The Upper Idrijca was beautiful, but not much going on in the fish department, we all caught a few smaller fish but nothing substantial. After a brief stop at the Bača and at a few nice pools on the Soča for a few fish on streamers on the way home, we enjoyed an impressive dinner of massive ribs at nearby Kamp Lazar. It should be noted that I was not able to eat everything on my plate.. I literally can't recall the last time that happened.

Ribs, Slovenian style.

Day 4

Our trip was almost over, and we had an evening flight, so we decided to fish a smaller river on our way back to the airport. We got a particularly early start, and walked down, spotting fish but having no luck at first. This was, it should be noted, the river where some other Soca Fly guests hooked and lost that big rainbow I mentioned previously. We walked down the river until it became unfishable in a canyon, and slowly made our way back up. In short order, we saw the fish.

Spot him?
A better look through the ridiculously clear water
He was huge, and actively nymphing right where the other guests left him. A short and very careful stalk, a cast, and nothing. Again and again, and nothing. Mark and I switched off, he tried with no luck. The fish would periodically move out into the current, and back a few minutes later, but his size made him easy to keep track of in the pool. He wasn't spooked or skittish, after a while I abandoned all caution in my eagerness to get him on the hook. Finally I got him to short strike a streamer. Mark had long since given up and was enjoying the wide open dry fly fishing elsewhere on the river. I took a break and did the same, catching plenty of fat rainbows on my 3 weight. I came back to try again for the big fish, and sure enough, he took a big black stonefly nymph, shook his head, came halfway out of the water and immediately threw the hook. After that my luck was up. I'd never had a fish that big on the line, not even close. 30 inches was a very conservative estimate. And with that, our trip was over, our plans for next year already coalescing on the drive to the airport.

Nonstop fish on dries on the Upper Soča

Mark with a nice bend in his Tom Morgan


With water this cold, the fish didn't need much time at all to recover


Until next time!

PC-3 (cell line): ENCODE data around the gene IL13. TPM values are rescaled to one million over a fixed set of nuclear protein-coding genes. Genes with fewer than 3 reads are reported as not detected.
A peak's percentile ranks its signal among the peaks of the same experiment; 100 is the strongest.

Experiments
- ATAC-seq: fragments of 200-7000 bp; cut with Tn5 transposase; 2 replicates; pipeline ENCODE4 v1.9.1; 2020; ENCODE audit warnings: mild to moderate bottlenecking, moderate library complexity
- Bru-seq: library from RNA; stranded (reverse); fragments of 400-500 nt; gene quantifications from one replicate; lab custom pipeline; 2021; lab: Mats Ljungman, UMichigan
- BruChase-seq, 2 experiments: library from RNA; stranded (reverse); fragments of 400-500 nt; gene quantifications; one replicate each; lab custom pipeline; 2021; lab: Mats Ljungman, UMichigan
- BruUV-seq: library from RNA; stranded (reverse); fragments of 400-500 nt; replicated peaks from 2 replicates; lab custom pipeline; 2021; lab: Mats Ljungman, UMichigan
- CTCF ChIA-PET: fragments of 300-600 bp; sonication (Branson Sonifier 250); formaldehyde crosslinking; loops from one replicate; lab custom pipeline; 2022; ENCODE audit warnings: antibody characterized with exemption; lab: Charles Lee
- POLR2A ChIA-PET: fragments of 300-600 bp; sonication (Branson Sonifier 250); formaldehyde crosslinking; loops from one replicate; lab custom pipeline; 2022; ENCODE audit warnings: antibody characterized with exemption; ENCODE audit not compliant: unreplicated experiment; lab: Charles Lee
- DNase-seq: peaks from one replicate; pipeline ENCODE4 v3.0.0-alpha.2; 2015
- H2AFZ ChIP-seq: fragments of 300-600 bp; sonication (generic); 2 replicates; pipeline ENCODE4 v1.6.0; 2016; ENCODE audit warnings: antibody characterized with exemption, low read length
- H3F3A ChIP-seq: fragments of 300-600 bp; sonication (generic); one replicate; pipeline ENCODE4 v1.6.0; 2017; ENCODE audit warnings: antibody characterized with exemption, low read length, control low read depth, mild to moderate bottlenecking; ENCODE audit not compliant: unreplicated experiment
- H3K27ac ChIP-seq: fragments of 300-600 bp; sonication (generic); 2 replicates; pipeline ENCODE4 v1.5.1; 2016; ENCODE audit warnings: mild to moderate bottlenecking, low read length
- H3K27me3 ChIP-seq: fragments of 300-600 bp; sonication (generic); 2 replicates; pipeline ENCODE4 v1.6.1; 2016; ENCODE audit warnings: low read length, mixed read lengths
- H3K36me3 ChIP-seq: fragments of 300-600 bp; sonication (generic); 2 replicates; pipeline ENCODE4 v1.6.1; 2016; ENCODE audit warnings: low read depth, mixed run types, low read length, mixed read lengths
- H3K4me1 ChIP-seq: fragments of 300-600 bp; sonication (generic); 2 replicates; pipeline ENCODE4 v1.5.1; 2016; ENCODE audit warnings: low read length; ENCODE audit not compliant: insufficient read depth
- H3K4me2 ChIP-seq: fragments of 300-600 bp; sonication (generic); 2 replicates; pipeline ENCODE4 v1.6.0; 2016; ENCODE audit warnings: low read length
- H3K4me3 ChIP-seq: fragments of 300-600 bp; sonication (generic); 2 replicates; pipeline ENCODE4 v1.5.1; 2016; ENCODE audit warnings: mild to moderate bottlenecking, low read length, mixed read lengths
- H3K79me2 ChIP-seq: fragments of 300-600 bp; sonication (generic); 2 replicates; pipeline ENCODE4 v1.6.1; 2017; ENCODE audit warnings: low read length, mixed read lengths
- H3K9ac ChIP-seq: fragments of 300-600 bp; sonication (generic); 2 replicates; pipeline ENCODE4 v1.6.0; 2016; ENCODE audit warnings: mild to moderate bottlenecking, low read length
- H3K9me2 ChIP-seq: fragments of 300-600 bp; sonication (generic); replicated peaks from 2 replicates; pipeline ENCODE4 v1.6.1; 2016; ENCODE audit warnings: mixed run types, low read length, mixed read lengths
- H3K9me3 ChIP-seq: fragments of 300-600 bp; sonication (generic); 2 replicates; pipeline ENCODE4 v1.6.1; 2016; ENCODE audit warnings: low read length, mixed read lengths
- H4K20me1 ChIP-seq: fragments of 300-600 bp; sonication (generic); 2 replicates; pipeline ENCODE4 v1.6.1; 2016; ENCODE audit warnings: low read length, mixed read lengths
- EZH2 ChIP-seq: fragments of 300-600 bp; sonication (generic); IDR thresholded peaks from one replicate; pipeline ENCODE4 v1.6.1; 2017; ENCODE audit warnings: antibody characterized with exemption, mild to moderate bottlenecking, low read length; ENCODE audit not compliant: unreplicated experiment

The main lesson I took from fishing the Soča Valley is that you can drive yourself absolutely nuts fishing for the huge fish you see in some of the deeper pools, and never get them to take a hook. The sooner you figure that out, the sooner you can find the plentiful and big fish practically everywhere else. Will we go again? Definitely, probably as soon as next year. Kobarid is a beautiful little town in a stunning part of Europe, with easy access to a number of amazing turquoise blue rivers, each offering their own challenges and peculiarities. For some odd reason I didn't bring enough rods, just my 5 weight H2 and 3 weight Superfine Glass. (I ended up breaking the tip on my H2 on the last day, so I was a little undergunned with the 3 weight). Next time I'll bring more rods. I also didn't land a marble trout so that's definitely on the list for next year. While the day cards were very expensive at a hefty 60 Euros per day (and even more if you bought a license enabling you to keep a few fish), that was more than compensated for by the affordability of every other part of the trip. There are various discounts available for the cards, but for the average fisherman, the lion's share of a trip's budget will be taken up by the license costs, a rude awakening for anyone used to fishing in the U.S. and grabbing an annual license for less than the cost of a single day here in the Soča Valley. Food and beer was very cheap, especially compared to Switzerland,  and the accommodations and service at Soca Fly are excellent and provide an almost palpable aura of fly fishing culture that's unfortunately all too rare in Europe.